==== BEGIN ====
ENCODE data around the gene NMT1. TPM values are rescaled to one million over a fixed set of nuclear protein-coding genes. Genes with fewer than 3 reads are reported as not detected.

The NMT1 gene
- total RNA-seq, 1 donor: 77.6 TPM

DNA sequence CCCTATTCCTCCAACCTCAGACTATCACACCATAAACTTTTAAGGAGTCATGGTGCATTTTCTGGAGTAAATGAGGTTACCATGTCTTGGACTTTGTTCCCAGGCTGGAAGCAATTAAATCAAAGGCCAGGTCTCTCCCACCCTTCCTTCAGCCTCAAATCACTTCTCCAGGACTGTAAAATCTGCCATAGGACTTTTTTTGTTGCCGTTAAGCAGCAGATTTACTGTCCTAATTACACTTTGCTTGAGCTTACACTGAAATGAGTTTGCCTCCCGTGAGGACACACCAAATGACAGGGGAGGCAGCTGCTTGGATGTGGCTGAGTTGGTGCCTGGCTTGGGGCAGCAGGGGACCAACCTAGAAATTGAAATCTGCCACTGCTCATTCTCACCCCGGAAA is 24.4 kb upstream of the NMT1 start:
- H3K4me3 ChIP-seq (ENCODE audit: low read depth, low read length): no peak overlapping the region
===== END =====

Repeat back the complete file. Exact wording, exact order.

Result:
ENCODE data around the gene NMT1. TPM values are rescaled to one million over a fixed set of nuclear protein-coding genes. Genes with fewer than 3 reads are reported as not detected.

The NMT1 gene
- total RNA-seq, 1 donor: 77.6 TPM

DNA sequence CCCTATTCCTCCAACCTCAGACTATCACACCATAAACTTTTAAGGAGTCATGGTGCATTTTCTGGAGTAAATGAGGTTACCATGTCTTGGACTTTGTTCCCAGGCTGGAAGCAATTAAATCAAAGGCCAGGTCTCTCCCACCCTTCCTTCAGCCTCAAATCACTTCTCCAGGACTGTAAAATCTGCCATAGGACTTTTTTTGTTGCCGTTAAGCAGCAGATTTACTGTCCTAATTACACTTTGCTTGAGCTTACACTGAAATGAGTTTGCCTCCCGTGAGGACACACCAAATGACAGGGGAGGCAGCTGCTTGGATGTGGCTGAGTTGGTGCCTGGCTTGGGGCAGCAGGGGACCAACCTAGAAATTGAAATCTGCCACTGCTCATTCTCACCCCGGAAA is 24.4 kb upstream of the NMT1 start:
- H3K4me3 ChIP-seq (ENCODE audit: low read depth, low read length): no peak overlapping the region